Confessions of a Northwesterner in New England

IMG_1675I meant to title this “Confessions of a New-New Englander” but since I’ve only been here for about two months I don’t think I qualify for the title. I’m pretty sure I need to survive at least one winter before I can even come close to that.

Since the move, I have been to Northhampton Beach and a couple others – and wandered through Purgatory Chasm. (No joke, it’s actually called that.)

I have also visited Boston and wandered through the Mount Auburn Cemetery in Watertown. And before you squint at me for visiting a cemetery, I will have you knowIMG_1699 that I saw Robert Gould Shaw’s gravestone along with Faulker’s – they’re pretty close together, actually.

The place is beautiful and respectful and full of history and I loved it. I look forward to future visits because it’s too large to take in one night.

Now then, I do have to complain about the state of the roads. They are simply too small for all the cars and the light systems are weird. Furthermore, particularly in the larger cities, people seem to have no sense of self-preservation.

By that I mean they don’t use crosswalks, they simply make their way across the road whenever they like and pay no mind to oncoming traffic. And the best part… If they make eye contact, they grin and wave at you like it’s no big thing that they were nearly your first ever manslaughter.

IMG_1701I lived in Hawaii for a time and not even Waikiki Beach was this bad.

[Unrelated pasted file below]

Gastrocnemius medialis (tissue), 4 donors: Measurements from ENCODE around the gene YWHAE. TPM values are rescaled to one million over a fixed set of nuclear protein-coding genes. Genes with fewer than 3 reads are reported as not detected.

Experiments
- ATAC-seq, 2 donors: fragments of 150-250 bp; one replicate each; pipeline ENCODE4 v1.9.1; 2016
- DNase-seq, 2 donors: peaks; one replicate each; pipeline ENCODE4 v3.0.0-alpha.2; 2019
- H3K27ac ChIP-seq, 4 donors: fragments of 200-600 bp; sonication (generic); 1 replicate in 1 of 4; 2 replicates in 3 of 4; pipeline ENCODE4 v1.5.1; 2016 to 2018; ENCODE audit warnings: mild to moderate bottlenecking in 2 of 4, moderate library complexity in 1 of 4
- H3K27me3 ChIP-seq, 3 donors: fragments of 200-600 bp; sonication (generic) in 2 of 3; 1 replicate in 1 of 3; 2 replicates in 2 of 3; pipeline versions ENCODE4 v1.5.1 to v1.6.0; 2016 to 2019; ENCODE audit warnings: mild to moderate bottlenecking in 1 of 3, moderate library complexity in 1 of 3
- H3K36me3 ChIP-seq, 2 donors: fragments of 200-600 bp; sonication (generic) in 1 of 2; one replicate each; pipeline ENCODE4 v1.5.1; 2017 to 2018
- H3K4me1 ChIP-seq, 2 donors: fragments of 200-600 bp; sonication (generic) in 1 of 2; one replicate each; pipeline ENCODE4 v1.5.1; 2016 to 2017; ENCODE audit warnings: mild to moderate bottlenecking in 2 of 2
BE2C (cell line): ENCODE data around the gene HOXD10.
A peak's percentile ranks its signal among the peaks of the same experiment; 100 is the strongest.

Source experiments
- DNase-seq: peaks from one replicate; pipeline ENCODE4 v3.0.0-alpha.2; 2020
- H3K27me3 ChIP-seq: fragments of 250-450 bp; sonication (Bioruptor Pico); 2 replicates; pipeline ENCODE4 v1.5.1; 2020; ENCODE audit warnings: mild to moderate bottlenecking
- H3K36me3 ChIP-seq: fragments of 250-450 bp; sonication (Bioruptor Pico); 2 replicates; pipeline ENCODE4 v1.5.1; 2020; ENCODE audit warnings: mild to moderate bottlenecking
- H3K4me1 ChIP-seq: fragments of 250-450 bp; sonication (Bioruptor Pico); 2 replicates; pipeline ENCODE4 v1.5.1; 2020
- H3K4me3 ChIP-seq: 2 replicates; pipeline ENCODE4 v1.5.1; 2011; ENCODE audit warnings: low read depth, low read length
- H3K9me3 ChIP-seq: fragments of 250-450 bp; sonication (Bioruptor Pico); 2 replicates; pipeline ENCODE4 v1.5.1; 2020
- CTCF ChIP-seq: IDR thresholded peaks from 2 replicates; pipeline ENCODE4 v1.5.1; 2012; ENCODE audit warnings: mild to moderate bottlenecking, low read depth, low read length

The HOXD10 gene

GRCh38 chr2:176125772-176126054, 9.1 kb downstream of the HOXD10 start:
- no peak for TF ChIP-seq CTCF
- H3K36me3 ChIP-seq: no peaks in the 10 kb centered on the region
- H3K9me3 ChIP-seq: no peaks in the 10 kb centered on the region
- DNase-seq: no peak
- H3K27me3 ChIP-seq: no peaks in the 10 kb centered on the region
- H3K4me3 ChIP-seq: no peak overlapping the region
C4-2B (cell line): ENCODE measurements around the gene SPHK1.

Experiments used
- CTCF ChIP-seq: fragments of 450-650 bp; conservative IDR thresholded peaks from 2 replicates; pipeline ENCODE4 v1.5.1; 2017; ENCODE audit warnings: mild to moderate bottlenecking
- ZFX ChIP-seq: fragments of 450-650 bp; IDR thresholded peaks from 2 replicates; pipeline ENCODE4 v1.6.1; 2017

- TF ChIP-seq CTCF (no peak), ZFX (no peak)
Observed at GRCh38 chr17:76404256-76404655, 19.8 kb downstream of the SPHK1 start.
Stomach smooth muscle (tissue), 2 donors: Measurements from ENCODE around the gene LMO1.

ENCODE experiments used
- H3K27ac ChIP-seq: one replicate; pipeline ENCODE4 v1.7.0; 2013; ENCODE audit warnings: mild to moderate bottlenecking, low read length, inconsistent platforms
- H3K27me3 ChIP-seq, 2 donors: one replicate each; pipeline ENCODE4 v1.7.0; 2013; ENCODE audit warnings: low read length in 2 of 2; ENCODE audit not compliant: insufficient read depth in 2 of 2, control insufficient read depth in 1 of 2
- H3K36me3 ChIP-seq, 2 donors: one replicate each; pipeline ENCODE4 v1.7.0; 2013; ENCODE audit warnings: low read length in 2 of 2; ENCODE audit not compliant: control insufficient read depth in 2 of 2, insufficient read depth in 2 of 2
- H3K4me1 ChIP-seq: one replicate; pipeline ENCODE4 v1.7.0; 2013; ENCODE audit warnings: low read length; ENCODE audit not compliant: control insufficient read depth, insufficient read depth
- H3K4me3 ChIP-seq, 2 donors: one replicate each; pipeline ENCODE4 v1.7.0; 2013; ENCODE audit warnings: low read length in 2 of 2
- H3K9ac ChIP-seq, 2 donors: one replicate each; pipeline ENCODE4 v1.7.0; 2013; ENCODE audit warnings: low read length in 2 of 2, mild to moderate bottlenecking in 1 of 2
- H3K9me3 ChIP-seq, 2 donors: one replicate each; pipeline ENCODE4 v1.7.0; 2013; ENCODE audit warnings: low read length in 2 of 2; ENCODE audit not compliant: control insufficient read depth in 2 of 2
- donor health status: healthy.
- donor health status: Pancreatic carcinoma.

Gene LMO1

That said… it rains a lot. And there are tree frogs every night because we live in a remote area. And it is so very, very green.

Which brings me to my writing, because as much as I might have said I pay attention to my worldbuilding and things, I can tell you that I missed a lot in my work. There’s something to be said about not hammering too many details into a reader, but there’s something else to be said about digging deeper and finding the details that matter.

Such as the feel of arid summers against humid summers. Or the prominent smell of IMG_1708wildflowers against localized gardens. Or desert bugs against verdant bugs – HINT: There are more of them here than I recall in Idaho.

Or even the light, which is different here. I’m still working on how to describe that, but the basis I think is in all the greenery and tall trees versus the wide open blue of Idaho.

Suffice to say, I am paying better attention to the right details for my settings now. And I challenge any writers out there to go somewhere and make a note of the differences you find.


The 3/4 Mark – May Round Robin

This month’s round robin is open for a bit of interpretation. The main thrust of the question is how you maintain continuity from start to finish in a novel. Which brings me to the title of the post – The 3/4 Mark.

Over the years, I’ve discovered that my personal writing process requires a break in the rough draft that comes about the 3/4 mark. This is the point where I stop writing and I go back and start revising from the start, making little notes along the way.

I know a lot of people will boo and hiss at this, saying I need to get the first draft done and then go back and edit lest I suffocate my creative muse.

However, I’ve found that this process fuels my muse more than hinders it. And to be fair, most of the naysayers are focused on writers who have yet to complete a novel because they continually go back and revise rather than completing a draft.